Nicole Huijts is a researcher in the domains of risk perception, environmental psychology and human-technology interaction. The focus of her research is on the public acceptance and adoption of new technologies in the domains of energy, ICT and transport. Nicole has extensive experience with multi-disciplinary research and education, particularly bringing together the fields of psychology, engineering and ethics.
Her work currently consists of four main research lines:
1. emotions towards new technologies and risks
2. perceived/experienced privacy and security risks of smarthome IoT
3. perceived fairness in the energy transition
4. interrelated effects of psychological, socio-demographic and spatial variables on technology acceptance
Nicole also developed the often-cited Technology Acceptance Framework.
Past and current projects: Moral Emotions and Risk Politics, Developing Socially Responsible Innovations: The role of Values and Moral Emotions, and Emotion Psychology Meets Cyber-security. Nicole is also a member of the board of the Benelux Chapter of the Society for Risk Analysis-Europe and participates in the Fair Energy Transition Consortium.
Nicole has an MSc degree with honorable mention in Technology and Society from the Eindhoven University of Technology, and a PhD degree from the Faculty of Technology, Policy and Management, Delft University of Technology. She has also been a four months exchange student at the department of Engineering and Public Policy of Carnegie Mellon University and a one year scholar at the Faculty of Philosophy, Theology and Religious studies of the Radboud University.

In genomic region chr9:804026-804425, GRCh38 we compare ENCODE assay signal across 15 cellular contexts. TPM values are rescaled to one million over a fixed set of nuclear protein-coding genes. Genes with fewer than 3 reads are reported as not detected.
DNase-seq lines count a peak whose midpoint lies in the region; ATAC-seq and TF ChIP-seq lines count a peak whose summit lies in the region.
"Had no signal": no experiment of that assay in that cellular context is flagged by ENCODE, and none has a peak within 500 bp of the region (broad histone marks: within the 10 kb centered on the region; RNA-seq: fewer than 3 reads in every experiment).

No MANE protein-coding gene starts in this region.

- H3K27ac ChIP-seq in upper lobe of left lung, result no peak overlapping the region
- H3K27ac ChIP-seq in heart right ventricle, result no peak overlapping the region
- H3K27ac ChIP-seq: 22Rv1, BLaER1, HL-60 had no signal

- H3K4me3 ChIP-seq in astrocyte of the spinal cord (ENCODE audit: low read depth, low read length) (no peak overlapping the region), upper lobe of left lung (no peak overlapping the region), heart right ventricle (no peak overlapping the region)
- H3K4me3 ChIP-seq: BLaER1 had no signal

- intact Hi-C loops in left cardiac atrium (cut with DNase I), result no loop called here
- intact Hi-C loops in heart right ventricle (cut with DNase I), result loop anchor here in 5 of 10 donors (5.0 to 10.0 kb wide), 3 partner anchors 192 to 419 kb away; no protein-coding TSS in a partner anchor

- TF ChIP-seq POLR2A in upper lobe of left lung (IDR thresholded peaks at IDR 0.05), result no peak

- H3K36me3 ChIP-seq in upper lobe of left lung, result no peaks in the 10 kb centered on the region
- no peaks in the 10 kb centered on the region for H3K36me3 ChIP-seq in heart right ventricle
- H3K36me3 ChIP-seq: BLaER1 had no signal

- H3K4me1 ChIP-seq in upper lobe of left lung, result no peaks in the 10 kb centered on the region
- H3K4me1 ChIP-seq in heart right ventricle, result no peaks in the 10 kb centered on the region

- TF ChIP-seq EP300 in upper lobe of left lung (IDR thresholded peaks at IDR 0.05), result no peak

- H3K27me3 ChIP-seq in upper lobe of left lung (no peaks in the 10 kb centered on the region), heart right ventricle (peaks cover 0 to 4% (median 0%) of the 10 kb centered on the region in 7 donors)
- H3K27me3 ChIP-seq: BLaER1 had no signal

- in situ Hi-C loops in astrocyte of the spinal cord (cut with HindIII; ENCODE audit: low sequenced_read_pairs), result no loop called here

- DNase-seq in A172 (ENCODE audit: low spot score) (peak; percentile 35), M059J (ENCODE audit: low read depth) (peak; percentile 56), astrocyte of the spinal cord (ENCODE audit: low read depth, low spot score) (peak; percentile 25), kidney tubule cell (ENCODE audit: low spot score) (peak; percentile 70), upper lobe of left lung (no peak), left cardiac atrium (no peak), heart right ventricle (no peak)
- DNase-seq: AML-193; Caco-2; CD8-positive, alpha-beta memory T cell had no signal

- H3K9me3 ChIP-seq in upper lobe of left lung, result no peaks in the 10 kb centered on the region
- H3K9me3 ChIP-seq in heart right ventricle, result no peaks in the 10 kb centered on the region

Unequal means more unfair means more negative emotions?Energy Policy (2022)
Emotional Reactions to Cybersecurity Breach Situations: Scenario-Based Survey StudyJournal of Medical Internet Research (2021)
Creating 'local publics': responsibility and involvement in decision-making on technologies with local impactsScience and Engineering Ethics (2020)
Trust in institutions and governance(2020)
A positive shift in the public acceptability of a low-carbon energy project after implementationSustainability (2019)
No ancillary activities